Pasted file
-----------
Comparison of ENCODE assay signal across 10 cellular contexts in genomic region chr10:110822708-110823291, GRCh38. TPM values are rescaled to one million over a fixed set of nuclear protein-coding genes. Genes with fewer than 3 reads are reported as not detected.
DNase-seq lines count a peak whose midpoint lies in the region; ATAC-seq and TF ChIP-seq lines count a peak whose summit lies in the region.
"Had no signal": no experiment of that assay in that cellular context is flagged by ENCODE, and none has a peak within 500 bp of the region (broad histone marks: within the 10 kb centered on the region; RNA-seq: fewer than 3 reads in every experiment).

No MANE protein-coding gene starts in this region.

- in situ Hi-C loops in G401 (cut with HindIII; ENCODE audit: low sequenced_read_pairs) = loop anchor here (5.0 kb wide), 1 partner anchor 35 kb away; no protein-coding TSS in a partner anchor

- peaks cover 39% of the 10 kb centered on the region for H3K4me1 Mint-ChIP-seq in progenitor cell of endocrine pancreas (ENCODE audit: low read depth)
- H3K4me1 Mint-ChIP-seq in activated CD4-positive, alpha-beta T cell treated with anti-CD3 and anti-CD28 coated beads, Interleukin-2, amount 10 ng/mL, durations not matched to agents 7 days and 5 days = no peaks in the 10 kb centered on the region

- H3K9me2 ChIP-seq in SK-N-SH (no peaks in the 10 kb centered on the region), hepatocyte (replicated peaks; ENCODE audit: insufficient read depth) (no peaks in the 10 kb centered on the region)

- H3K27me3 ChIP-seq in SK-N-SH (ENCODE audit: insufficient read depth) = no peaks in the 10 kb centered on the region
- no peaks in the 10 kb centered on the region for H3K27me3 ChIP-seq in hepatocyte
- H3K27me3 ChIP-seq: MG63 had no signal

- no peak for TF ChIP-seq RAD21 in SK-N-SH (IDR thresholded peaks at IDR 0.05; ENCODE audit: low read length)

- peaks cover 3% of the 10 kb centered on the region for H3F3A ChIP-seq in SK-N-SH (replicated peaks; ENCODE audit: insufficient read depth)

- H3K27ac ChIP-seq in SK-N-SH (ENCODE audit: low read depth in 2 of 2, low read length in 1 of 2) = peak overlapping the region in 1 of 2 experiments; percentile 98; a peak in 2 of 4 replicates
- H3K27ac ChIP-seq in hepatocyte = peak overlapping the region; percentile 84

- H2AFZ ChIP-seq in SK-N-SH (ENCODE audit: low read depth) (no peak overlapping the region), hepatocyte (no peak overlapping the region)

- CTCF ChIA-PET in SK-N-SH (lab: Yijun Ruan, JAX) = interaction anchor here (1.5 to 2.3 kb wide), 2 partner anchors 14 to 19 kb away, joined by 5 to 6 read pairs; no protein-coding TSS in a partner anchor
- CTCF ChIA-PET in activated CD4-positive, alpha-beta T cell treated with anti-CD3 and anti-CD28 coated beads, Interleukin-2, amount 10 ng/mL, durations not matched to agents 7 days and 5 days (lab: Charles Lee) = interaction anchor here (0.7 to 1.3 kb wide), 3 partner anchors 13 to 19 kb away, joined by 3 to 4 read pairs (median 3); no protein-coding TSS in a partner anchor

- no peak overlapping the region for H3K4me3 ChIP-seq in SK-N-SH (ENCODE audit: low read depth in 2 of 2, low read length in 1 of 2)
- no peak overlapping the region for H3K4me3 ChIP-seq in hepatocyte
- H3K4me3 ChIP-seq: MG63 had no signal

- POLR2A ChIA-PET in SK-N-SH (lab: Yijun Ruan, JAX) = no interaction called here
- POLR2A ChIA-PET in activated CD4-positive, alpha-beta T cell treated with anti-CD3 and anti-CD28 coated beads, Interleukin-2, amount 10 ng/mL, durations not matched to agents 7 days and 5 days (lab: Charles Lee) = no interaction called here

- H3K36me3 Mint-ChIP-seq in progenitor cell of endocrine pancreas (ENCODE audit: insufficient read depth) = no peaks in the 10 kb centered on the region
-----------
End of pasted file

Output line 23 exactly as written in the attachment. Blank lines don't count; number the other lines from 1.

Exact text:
- POLR2A ChIA-PET in activated CD4-positive, alpha-beta T cell treated with anti-CD3 and anti-CD28 coated beads, Interleukin-2, amount 10 ng/mL, durations not matched to agents 7 days and 5 days (lab: Charles Lee) = no interaction called here